opy for Cricketer Magazine from Ted Dexter
New Year's day at Sunningdale Golf Club resounded to the hum of good resolutions. No drink for a month ( with occasional lapses allowed ) was a popular choice. Then there was my own determination to keep the head steadier and more behind the ball in the downswing.
Top of the bill was the ageing scratch player who ordered his usual large tot before a twinge of guilt made him switch to mineral water. Only the night before he had embarked on the most stringent of remedies for recent poor form which involved a stone of weight loss, a two month course of lessons in the art of Seniors golf and a commitment to intensive physiotherapy for a stiff neck. In the cold light of day the immediate future looked a trifle bleak!
I found myself wondering whether cricketers are prone to the same kind of good intentions at this time of year. And, if so, what general lines of self-improvement would be the most useful. Obviously there is the whole fitness issue which is mighty important whatever the level of play, but setting yourself more technical goals is no simple matter.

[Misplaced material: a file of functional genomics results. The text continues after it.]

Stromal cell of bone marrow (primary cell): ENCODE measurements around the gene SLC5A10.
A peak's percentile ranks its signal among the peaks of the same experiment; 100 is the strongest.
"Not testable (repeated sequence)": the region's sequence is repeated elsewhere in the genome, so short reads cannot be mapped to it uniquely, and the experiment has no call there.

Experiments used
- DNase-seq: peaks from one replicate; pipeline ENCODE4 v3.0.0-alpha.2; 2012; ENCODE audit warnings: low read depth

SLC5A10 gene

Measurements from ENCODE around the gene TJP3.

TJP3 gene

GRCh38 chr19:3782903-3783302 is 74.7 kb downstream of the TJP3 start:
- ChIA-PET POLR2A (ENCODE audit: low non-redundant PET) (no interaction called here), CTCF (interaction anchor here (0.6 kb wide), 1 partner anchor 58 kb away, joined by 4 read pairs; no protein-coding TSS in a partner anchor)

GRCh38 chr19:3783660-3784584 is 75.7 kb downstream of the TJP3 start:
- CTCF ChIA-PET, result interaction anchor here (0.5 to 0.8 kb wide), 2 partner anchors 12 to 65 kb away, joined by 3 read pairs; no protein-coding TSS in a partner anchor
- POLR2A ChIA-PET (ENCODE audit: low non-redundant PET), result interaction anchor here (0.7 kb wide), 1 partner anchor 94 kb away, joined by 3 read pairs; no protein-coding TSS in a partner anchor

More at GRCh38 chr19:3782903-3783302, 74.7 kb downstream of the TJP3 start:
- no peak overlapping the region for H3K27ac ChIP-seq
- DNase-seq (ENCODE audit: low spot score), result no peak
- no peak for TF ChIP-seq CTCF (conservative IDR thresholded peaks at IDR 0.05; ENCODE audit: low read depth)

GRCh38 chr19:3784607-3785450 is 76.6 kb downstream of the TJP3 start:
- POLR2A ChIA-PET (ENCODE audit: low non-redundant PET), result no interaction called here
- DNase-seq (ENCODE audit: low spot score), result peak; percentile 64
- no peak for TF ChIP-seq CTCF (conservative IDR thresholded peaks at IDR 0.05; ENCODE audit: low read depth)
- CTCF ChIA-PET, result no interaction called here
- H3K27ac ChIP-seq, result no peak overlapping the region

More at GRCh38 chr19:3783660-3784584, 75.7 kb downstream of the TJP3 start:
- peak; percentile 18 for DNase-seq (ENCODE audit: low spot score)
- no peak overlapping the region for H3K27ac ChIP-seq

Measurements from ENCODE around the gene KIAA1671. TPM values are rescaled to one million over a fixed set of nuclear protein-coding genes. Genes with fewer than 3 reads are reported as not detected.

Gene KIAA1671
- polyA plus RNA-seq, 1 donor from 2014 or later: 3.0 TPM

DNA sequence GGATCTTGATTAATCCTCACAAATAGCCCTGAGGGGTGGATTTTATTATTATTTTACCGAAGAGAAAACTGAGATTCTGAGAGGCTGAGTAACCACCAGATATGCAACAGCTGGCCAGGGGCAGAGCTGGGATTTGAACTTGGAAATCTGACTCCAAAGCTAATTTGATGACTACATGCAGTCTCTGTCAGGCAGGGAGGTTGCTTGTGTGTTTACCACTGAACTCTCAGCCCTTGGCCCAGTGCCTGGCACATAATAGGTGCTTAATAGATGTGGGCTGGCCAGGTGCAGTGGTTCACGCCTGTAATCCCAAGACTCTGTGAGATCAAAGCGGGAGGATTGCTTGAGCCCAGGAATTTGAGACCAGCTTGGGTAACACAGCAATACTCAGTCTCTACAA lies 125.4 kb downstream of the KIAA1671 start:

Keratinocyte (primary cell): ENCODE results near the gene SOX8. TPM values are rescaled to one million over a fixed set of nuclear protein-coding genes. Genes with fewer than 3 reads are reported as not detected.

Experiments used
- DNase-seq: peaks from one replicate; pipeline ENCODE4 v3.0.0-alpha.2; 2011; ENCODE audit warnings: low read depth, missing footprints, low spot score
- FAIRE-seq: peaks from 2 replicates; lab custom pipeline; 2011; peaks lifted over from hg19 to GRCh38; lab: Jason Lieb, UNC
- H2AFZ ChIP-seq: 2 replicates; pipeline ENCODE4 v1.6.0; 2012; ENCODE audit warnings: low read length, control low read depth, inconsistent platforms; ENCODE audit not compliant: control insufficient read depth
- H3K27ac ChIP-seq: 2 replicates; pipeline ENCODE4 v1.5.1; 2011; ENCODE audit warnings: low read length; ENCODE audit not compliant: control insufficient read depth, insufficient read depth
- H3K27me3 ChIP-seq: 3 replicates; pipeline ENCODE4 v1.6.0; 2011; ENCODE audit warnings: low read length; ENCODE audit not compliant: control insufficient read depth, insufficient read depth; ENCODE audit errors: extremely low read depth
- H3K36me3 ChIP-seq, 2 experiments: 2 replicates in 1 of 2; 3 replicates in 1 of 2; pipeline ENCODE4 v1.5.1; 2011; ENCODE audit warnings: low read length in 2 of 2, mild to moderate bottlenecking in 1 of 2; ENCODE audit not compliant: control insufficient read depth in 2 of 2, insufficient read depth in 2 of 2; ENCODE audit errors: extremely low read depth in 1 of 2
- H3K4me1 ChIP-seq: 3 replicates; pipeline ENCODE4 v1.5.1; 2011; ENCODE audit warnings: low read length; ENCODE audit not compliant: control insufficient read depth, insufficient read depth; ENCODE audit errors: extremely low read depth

I suppose it would be possible for a batsman to learn a particular stroke like an on-drive if that shot is not in an existing repertoire. Or a course in letting the ball go outside the off-stump would be a good exercise for anyone. The trouble is that serious work on such skills almost certainly needs a bowling machine for some of the time and a couple of competent bowlers to provide variety thereafter. Not everyone has access to such facilities.